Basically, this book is a fantasy version of Ocean’s Eleven without the large crew. Locke Lamora and Jean Tannen find themselves in Tal Verrar after the conclusion of The Lies of Locke Lamora. They have a plan to pull off a heist from the most secure gambling establishment in the world, first though they have to survive the manipulations of a dictator and the wraith of The Bondsmagi.
I enjoy these books, because Scott Lynch tries to expand beyond cliché. He can be successful for the most part and then slides into lazy writing, but it’s not the normal, bad fantasy writing. The world feels developed, though Lynch relies too much on pages of visual description, instead of incorporating the setting throughout the action and thoughts of the characters. Also, there is little attention to how things feel or smell. It’s more like an aerial video panning over the city, removed from the sounds of the street.
What I found disappointing with Red Seas under Red Skies was the many wasteful pages of Locke and Jean out at sea. There’s a reason for it, but it’s aggravating. How does one react when a character dies? If the reader is not heavily invested in the character, will the reader care? How does one create a relationship between the character and the reader that conveys enough depth to care? Lynch’s decision is to spend a couple hundred of pages showing the new character and an established character falling in love. However, it comes across as cheap. All of this time spent, just so the reader will have an emotional reaction when the character dies? With a greater depth of writing, Lynch could have created empathy and caring in the reader in just a few pages or sentences. Show us how the Jean feels? Describe his emotions. Don’t waste our time. We’re smarter than that. This isn’t Redshirts is it?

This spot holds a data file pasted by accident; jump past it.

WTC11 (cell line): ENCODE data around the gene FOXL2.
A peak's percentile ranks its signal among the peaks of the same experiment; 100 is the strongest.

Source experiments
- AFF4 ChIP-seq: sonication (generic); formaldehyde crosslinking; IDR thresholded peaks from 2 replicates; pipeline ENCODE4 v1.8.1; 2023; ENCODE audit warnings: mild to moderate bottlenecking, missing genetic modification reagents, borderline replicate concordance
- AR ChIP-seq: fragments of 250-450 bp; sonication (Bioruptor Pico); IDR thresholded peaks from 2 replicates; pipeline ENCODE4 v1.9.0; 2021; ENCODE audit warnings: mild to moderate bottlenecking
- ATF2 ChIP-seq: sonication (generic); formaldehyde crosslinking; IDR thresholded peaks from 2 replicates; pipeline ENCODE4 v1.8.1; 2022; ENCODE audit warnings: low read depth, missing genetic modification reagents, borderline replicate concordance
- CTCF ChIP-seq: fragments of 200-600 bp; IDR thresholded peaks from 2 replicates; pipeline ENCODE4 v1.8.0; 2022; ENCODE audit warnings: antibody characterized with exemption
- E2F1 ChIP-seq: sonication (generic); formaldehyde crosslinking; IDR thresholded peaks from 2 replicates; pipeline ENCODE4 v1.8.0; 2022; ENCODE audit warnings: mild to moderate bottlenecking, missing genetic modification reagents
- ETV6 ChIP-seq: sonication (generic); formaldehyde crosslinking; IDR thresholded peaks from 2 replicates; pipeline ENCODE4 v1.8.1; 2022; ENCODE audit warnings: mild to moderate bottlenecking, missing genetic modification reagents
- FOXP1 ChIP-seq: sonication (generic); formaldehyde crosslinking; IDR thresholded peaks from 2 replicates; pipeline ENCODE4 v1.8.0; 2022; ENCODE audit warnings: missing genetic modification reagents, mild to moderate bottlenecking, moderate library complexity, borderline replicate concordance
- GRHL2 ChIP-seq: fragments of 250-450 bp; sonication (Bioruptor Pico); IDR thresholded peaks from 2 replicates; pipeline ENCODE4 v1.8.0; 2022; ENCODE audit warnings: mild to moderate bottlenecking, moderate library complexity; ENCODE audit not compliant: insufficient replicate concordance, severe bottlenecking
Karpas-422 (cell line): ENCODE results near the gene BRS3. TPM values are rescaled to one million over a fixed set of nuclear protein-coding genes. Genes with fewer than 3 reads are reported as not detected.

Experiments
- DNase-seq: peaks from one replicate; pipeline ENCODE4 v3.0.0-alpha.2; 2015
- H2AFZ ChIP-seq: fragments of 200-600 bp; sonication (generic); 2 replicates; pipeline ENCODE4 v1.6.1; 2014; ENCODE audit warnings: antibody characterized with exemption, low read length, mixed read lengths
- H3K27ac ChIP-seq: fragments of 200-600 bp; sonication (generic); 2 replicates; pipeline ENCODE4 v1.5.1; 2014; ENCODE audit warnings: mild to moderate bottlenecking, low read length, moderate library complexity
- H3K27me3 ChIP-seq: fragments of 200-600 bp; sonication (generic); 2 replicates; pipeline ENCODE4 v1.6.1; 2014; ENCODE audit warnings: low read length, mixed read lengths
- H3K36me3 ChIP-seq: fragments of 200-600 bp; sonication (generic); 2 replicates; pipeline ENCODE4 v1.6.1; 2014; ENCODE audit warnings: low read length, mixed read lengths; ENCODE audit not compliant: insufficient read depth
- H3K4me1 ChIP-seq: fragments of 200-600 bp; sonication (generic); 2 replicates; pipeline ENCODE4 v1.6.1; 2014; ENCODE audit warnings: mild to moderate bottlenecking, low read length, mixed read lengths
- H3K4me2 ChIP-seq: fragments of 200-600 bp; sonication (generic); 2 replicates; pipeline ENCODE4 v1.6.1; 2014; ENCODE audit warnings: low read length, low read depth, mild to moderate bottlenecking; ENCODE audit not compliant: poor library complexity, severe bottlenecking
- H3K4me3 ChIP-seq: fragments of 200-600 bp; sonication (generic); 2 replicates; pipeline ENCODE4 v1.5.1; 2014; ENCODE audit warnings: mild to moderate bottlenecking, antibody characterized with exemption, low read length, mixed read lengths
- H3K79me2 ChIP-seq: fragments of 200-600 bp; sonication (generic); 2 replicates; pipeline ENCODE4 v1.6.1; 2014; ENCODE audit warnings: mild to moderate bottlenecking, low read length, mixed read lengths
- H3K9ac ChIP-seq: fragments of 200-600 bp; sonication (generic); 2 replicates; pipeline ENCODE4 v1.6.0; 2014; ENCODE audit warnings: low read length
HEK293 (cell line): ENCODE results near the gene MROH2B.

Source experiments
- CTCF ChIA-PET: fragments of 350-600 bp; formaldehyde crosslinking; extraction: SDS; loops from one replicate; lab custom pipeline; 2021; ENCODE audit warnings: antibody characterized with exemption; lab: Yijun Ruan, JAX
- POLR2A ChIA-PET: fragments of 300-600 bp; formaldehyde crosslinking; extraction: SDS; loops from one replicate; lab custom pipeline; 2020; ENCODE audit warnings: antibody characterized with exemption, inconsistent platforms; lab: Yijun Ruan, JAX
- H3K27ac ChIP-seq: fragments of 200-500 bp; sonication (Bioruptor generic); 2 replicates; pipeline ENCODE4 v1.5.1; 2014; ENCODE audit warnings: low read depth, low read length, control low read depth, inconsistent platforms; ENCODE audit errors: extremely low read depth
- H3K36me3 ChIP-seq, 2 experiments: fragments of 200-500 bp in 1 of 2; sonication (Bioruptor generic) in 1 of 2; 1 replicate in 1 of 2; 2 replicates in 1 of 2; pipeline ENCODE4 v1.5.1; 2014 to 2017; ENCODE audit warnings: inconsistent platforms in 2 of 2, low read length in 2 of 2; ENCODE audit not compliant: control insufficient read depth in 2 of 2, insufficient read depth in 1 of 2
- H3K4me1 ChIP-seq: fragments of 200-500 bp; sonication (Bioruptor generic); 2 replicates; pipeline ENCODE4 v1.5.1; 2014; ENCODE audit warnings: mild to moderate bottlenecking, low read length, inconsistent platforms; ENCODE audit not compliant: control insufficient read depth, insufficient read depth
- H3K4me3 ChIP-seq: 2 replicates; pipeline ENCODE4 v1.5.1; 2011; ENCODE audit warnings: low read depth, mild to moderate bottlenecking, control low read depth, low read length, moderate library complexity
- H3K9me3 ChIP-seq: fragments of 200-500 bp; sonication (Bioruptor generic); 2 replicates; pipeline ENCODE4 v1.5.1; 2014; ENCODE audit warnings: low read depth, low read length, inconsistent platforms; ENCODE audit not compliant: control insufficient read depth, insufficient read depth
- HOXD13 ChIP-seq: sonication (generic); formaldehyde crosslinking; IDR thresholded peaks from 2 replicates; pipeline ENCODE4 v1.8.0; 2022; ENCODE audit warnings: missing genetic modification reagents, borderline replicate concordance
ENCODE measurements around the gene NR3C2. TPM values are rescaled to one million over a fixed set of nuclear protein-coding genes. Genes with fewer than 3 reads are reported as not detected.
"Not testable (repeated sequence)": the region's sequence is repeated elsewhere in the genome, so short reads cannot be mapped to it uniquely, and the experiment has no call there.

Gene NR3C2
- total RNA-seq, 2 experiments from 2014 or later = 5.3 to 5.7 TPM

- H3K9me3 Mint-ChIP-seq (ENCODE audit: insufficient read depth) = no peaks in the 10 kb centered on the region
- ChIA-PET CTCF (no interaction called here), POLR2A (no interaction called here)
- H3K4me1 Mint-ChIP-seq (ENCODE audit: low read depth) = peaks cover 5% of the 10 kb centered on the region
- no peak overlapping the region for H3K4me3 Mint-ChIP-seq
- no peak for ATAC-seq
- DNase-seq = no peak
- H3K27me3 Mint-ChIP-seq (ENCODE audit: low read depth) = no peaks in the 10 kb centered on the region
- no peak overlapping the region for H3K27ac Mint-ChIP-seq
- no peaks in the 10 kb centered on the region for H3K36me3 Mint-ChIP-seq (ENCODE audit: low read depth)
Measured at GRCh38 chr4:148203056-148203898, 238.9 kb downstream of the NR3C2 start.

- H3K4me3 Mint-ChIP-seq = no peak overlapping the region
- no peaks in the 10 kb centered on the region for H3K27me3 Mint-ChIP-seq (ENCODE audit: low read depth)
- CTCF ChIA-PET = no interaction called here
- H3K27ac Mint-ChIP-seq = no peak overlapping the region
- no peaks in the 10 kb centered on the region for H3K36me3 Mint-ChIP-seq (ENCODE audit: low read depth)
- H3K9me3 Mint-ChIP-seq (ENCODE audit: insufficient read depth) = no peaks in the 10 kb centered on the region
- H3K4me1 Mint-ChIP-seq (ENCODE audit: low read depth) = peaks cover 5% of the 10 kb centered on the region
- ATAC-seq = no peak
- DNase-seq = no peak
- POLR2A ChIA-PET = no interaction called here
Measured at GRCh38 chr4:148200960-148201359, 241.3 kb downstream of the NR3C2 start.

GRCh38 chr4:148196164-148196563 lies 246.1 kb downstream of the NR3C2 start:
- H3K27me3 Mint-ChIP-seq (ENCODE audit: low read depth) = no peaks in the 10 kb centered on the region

The novel’s closure is somewhat satisfying. Locke and Jean have a triumph, things unexpectedly go astray, and the reader is curious how the characters will fare in the next novel, which is much better than this one.
I’ll keep reading The Gentlemen Bastards franchise, but it’d be nice if the novels became a little less repetitive.